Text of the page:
Animals in emergency situations: How keepers care for their animals when zoos are struck by disaster

Extreme weather in Tiblisi has wrought havoc on man and beast. But, asks Sophie Morris, while humans can always hope for emergency aid, what plans are made for their zoos?

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The Independent Online

The human cost of the weekend's devastating flash floods in Tbilisi is on a tragic scale. Twelve people died, thousands more find themselves homeless and destitute.

Equally sad is the devastation wrought on the city's zoo. Three of the dead were zoo workers, and the animals, like the city's human inhabitants, saw their homes washed away, leaving rare and very dangerous creatures to roam free along the streets of Tbilisi. Forget the image of docile animals plodding two-by-two to safety, away from rising tides. In this case, while most of the zoo was destroyed in what one eyewitness described as a "hellish whirlpool", eight bears, six lions, six tigers, 20 wolves and the huge hippo all made for the streets as winds and rain threw open their pens.

The European Association of Zoos and Aquaria (EAZA) is sending keepers and veterinarians to Tbilisi to help deal with the crisis, including staff from Prague Zoo, which lost a gorilla, an elephant and a hippopotamus during floods in 2002. In the UK, we have come to consider famine, flood, plague and pestilence as the preserve of other nations. "The UK obviously does not usually experience extreme weather, but all our zoos have contingency planning," explains Dr Kirsten Pullen, the CEO of the British and Irish Association of Zoos and Aquariums (BIAZA).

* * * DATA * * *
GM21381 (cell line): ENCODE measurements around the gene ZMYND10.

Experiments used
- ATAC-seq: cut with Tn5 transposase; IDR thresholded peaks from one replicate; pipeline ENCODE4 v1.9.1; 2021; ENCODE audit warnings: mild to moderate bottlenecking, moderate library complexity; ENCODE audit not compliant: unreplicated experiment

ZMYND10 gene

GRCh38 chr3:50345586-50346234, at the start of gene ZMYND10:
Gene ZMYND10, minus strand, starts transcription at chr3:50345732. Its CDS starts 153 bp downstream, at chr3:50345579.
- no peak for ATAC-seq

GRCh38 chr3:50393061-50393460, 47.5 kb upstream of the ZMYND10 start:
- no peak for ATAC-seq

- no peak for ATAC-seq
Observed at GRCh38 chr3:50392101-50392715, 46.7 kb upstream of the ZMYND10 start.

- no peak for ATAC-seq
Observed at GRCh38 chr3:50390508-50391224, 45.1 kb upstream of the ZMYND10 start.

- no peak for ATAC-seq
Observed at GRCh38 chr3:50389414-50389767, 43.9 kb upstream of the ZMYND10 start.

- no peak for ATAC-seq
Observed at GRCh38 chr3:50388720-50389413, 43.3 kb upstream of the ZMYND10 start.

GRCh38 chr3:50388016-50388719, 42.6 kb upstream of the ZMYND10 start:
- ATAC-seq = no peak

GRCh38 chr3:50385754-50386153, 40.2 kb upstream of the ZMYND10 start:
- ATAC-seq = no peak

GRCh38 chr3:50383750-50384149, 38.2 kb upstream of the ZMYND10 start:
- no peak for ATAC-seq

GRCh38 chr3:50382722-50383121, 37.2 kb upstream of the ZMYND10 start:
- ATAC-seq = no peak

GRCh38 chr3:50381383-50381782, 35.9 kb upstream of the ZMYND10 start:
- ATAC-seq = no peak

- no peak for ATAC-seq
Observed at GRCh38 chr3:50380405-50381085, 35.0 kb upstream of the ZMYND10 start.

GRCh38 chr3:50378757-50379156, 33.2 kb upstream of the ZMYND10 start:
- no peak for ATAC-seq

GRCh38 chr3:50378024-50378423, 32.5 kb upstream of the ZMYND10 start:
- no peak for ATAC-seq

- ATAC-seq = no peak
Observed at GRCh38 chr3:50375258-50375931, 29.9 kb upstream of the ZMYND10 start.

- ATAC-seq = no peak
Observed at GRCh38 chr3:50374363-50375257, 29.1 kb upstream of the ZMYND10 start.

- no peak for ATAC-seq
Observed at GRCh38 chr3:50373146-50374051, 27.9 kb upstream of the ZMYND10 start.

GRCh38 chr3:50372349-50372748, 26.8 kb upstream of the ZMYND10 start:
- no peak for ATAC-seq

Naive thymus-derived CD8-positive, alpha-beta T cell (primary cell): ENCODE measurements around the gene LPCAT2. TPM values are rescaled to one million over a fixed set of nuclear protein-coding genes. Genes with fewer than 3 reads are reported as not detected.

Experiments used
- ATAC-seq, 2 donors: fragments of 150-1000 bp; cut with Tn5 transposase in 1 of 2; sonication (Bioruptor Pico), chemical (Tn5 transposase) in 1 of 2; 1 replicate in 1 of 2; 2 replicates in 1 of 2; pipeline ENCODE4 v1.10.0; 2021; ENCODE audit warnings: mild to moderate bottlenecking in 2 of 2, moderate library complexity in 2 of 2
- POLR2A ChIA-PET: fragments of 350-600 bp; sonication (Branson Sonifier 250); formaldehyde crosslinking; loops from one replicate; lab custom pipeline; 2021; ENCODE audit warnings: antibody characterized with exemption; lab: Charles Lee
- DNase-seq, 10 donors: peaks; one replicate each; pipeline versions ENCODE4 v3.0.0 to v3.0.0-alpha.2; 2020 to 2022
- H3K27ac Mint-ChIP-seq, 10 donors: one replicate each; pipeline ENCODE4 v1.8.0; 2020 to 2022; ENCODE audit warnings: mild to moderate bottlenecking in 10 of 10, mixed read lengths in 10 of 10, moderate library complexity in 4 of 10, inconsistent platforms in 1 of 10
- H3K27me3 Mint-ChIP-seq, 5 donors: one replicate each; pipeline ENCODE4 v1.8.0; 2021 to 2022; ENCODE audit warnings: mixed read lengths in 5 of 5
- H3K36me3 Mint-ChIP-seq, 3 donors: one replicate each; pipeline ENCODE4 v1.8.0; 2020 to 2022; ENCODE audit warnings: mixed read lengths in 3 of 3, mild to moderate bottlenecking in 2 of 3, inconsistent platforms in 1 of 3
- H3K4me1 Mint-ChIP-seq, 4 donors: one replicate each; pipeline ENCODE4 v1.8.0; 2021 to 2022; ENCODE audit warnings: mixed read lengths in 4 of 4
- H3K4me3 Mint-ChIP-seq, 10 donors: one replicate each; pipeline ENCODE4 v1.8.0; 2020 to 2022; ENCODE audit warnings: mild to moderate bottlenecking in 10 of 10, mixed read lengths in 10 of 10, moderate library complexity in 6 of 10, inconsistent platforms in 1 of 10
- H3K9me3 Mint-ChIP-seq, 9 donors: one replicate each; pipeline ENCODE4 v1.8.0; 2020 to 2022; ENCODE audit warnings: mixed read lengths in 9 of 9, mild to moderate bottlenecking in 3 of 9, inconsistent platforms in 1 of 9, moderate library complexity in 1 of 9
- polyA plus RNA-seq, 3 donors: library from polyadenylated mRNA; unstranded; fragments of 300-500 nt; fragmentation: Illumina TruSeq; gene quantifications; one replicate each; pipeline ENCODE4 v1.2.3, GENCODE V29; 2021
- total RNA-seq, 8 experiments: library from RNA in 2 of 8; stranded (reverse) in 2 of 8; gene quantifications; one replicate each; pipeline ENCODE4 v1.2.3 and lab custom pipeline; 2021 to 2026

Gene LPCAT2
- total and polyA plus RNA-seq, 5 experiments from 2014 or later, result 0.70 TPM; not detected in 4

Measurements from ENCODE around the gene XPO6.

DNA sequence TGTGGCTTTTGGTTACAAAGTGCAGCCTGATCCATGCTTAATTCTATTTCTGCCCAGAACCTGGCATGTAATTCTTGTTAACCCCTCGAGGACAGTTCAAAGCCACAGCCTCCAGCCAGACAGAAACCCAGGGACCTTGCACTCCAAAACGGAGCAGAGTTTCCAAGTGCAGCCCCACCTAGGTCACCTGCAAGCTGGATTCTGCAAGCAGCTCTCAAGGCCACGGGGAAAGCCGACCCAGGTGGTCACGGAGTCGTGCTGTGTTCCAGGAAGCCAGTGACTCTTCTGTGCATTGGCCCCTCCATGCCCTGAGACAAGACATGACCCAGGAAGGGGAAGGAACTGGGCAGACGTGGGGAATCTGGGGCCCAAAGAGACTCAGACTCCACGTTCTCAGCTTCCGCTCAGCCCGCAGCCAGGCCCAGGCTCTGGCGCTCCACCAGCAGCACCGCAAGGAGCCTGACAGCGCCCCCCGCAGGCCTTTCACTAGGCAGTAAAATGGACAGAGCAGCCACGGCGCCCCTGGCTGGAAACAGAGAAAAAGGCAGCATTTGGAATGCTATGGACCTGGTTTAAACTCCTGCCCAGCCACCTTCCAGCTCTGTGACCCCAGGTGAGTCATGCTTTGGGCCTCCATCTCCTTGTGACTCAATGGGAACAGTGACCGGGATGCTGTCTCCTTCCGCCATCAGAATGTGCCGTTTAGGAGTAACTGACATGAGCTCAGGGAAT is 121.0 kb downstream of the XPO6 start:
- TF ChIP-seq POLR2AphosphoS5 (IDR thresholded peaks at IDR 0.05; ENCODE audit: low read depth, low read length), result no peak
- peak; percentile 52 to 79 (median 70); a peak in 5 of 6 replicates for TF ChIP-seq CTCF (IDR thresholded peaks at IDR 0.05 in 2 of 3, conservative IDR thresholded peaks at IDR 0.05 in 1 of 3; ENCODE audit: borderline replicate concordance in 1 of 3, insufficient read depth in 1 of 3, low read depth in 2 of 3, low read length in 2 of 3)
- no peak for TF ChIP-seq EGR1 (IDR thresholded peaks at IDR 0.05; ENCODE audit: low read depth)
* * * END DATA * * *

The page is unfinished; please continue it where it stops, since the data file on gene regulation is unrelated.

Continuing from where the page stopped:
High winds are the worst threat in the UK and, Pullen explains, electric boundary fences have back-up generators to ensure continuing power in case of an outage.

During the Second World War, London Zoo transferred its larger animals to Whipsnade and used camels, llamas and Shetland ponies to transport goods to save on fuel. The animal adoption scheme that remains popular today was launched, and even though the zoo was bombed several times, no animals were hurt. (A zebra and her foal escaped at one point, but after a brief sashay around Camden Town they were returned to their Regent's Park home.) However, many animals in German cities including Berlin, Munich and Dresden died in bombing raids. The protocol for retrieving escaped zoo animals is fairly standard, says Pullen. As in Tbilisi, the first step is to ensure the safety of people in the vicinity, then the animals may be captured, using tranquillisers "where necessary and appropriate". Firearms are only used where there is an imminent threat to people, and, in this country, zoos with Category One dangerous animals must have a firearms team available at all times.

UK zoos are required to meet the standards of the Wildlife and Countryside Act. These include regular checks to ensure enclosures and perimeter fences are secure, while zoos are legally required to run four escaped-animal drills per year.

When the US invaded Iraq in 2003, one courageous American, Lawrence Anthony, headed straight for Baghdad . He nurtured the zoo's few remaining animals – only 35 out of 650 survived the first stage of the bombing. He even rescued the pet lions and tigers kept by Saddam Hussein's family.

Most animals in emergency situations do not meet happy endings. Reports from Syria suggested that a lion from Damascus zoo was killed and eaten by starving rebels in 2013.

Images of a Gaza Strip zoo emerged earlier this year, showing starved, mummified animals. The owner said the Israeli-Palestine conflict had made it impossible for his staff to access and feed the animals. The same occurred in Ukraine's Kiev zoo last year.

PETA points out that, while the international zoological community might be rushing to Tbilisi's aid, killing animals is standard practice for zoos. "Remember Marius the giraffe?" asks campaign co-ordinator Kirsty Henderson. "A Danish zoo killed him just because he was no longer a baby and attractive to visitors."

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